For this year’s Triple Dog Dare (which I’ve signed up to for two months, because March has plans of its own), I decided to read as many titles from the 2014 IMPAC Longlist as I can make time for. To fit Triple Dog Dare criteria, the books must have been in my TBR stacks on 31.12.2013. When I did a quick tally, I found there were 15 stashed away, and I decided to concentrate in the first instance on translated fiction.
Longlisted for the German Book Prize 2011
Translated from German by John BrownJohn (2012)
If there’s any moral to this story, it has to be, love will find a way. Léon and Louise meet as teens in 1918 but just as their romance begins, they are caught up in an incident of war and separated, both believing the other dead. Léon marries Yvonne and settles down to family life (as far as his volatile wife will allow) while Louise becomes an independent mademoiselle. A few years later, Léon spots her on the métro and phase two begins only for the Second World War to separate the lovers again.
We know it doesn’t end there because the opening scene, that of Léon’s funeral in Notre Dame, sees a mysterious and uninvited woman in black pay respects to the dead man by ringing a bicycle bell. Her identity is never in much doubt (the novel’s title gives it away) but the incident sets the prevailing mood. While the characters live through the traumas and dof the 20th century, they do not despair. They are survivors and there is always an undercurrent of humour and charm. In fact, you could say that Léon’s existence is charmed. He is threatened only by his naïvety during the Nazi occupation and its immediate aftermath (and those scenes are heart-thumpingly menacing).
This is an accessible novel with interesting historical background. Its scope perhaps too ambitious for its page count (264) necessitating the peace-time decades to be glossed over and the chameleon-like qualities of the most complex character, Léon’s wife, to be summarised in a way that tells rather than shows. That was a shame because she was, for me, more multi-dimensional than the two title characters.
Translated from Italian by Ann Goldsmith (2012)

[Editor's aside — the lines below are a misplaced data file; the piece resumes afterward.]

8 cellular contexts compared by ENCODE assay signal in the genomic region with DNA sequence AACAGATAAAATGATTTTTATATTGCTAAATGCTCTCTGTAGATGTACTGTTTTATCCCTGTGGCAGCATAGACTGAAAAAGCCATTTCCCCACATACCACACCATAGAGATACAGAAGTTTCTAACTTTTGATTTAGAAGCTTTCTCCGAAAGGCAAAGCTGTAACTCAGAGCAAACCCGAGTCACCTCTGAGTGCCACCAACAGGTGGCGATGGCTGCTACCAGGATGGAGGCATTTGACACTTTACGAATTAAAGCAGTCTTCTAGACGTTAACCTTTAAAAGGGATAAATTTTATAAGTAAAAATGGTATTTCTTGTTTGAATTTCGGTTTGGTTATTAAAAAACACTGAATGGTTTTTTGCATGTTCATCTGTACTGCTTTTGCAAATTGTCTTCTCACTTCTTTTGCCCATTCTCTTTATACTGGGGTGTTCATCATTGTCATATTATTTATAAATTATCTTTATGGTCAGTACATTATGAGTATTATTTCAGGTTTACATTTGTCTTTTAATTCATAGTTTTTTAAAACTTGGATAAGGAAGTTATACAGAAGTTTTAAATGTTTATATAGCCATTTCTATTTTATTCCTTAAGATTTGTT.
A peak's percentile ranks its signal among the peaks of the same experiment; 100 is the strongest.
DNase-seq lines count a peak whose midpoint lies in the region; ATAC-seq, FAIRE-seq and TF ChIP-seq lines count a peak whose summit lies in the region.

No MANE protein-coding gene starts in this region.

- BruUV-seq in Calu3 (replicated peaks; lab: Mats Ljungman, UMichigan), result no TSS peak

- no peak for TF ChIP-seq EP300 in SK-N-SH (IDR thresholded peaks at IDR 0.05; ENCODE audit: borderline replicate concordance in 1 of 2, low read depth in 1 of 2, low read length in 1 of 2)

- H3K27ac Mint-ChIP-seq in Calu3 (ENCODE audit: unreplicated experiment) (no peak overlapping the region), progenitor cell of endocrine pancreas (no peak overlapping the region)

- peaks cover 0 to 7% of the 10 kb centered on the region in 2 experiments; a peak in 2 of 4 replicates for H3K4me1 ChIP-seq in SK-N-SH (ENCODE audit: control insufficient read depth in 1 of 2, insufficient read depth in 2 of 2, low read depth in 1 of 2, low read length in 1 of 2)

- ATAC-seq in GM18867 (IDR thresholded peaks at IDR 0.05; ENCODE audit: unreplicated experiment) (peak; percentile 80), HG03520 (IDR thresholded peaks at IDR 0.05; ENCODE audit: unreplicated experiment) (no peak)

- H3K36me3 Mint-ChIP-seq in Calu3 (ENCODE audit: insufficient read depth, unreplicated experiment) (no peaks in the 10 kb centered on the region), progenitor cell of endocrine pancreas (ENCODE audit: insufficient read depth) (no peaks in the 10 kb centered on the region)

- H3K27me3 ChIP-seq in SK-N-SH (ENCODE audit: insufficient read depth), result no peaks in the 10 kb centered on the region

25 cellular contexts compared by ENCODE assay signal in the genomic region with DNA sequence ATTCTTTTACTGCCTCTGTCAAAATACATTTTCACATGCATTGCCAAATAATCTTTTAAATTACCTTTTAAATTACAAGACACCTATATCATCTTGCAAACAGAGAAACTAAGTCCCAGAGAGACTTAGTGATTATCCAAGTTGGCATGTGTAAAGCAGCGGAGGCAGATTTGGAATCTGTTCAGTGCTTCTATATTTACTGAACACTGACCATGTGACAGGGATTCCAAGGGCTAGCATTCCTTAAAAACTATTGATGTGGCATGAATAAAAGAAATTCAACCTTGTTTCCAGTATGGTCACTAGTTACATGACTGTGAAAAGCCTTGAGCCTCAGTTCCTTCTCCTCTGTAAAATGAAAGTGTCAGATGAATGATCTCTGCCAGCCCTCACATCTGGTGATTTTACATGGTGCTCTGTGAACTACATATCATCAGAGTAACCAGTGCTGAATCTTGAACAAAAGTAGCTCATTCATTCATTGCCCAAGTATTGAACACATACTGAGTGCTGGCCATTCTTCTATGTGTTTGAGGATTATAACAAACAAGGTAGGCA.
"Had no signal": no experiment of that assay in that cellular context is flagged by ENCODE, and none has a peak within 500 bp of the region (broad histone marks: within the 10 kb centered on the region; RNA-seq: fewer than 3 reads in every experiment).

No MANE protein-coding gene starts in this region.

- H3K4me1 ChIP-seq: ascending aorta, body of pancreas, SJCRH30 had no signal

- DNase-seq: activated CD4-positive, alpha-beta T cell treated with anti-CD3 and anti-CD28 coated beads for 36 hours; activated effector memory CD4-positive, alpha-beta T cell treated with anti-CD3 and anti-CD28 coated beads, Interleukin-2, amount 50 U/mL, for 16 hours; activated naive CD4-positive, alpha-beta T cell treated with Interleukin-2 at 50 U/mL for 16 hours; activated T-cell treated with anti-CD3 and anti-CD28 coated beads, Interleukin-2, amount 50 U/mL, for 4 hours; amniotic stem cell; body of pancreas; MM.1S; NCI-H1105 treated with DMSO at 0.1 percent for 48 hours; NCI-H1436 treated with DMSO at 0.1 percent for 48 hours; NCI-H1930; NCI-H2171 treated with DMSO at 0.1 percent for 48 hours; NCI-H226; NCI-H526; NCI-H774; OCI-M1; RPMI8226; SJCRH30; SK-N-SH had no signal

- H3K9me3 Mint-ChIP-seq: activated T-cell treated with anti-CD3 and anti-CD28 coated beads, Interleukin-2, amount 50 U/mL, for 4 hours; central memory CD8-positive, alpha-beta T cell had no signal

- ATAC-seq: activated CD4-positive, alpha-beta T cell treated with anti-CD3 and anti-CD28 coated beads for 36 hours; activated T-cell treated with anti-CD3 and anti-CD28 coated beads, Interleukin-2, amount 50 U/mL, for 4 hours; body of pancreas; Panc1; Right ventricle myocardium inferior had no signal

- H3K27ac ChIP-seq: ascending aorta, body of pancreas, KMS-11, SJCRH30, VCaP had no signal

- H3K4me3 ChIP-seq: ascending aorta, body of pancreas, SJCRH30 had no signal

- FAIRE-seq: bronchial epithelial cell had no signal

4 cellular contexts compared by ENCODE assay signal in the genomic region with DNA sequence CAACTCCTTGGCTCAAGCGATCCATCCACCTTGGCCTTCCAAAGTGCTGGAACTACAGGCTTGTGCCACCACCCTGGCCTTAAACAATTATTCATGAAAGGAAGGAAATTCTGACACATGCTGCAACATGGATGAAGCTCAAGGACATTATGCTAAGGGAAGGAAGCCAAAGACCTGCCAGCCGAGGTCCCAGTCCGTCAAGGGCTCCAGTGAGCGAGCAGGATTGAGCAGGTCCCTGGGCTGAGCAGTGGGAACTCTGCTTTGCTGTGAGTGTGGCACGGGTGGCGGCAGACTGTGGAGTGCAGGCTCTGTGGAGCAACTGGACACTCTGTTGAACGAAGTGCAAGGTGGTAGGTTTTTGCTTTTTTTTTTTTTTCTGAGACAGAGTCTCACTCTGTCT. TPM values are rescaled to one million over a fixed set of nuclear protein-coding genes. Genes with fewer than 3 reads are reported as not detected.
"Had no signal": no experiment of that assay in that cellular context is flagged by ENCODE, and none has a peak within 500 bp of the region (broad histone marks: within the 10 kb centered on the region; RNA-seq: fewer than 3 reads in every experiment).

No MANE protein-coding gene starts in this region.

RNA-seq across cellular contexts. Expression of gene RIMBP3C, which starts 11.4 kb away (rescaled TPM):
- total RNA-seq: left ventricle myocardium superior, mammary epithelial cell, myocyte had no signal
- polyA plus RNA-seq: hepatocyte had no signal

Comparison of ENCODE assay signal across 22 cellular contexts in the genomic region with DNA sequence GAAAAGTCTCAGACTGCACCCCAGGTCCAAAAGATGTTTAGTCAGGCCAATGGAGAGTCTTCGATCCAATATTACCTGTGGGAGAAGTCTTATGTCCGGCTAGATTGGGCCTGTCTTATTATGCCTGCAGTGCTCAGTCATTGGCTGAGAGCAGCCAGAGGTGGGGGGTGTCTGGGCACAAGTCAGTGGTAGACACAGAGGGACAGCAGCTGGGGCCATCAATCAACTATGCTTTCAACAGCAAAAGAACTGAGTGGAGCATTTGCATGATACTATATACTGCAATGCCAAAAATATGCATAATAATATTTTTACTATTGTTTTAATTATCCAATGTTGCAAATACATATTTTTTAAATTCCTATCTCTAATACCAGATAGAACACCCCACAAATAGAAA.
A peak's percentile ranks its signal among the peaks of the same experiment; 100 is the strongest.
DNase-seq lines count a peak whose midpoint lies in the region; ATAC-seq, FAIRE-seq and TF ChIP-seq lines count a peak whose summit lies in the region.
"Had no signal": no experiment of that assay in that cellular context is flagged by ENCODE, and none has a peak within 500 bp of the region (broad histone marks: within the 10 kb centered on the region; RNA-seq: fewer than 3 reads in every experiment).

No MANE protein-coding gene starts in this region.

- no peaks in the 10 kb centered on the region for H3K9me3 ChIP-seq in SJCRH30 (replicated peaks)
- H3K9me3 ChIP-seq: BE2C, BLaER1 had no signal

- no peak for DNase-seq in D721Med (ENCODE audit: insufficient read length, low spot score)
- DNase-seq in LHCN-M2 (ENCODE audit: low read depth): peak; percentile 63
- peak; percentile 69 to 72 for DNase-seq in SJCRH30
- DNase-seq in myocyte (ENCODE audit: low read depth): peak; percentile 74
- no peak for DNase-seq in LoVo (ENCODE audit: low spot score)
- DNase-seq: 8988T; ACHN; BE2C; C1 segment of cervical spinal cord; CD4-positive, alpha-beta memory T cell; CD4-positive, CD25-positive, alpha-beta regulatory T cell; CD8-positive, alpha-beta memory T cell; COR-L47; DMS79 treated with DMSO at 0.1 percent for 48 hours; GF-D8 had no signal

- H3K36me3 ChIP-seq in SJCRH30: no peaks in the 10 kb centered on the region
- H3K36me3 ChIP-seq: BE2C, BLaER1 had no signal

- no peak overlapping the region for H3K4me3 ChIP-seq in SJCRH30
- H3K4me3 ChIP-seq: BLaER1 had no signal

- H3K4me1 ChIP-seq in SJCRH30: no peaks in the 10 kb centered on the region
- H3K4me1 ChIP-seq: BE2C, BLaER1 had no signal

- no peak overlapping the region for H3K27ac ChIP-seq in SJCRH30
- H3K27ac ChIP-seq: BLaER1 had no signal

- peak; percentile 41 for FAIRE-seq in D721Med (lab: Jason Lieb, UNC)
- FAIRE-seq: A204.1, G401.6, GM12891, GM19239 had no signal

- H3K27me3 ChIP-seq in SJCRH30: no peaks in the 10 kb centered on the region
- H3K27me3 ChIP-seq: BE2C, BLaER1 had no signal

The two girls at the centre of Elena Ferrante’s novel are also survivors. Theirs, however, is a tale of a poverty-stricken childhood and adolescence in the Naples of the 1950’s. This is a harsh and violent world in which education depends on the parents’ willingness to make tough financial sacrifices. This wasn’t that long ago and I actually found this quite shocking. These girls are of my generation and of the working class yet with such a different experience to my own. Up to this point I found the novel entertaining but my attention was waning. Thereafter the fuse was lit and I was fully engaged.
Elena Greco meets her friend, the brilliant Lila Cerullo, on the first day of school. Lila, who can read despite coming from an illiterate family, is clever and charismatic from the start. She would be precocious, too, were it not for her violent father, keeping her firmly in her place and that means at home, labouring for him, instead on progressing onto middle school. Elena’s parents, though just as poor, are railroaded by a teacher into letting their daughter progress but their begrudging largesse comes at a price. While clever, Elena must work hard to succeed in her studies and maintain her friendship with Lila, to whom she remains devoted and in thrall.
This divergence of educational paths sets up two entirely different life journeys where for Elena, a typical adolescent, the grass is always greener. So, when Lila makes the most of her very limited options in the most advantageous match that she can, Elena is envious. She hasn’t understood the doors that remain open to her and the doors that are closing on Lila. It is Lila who presses on her the absolute necessity of continuing in education, even offering to pay for it.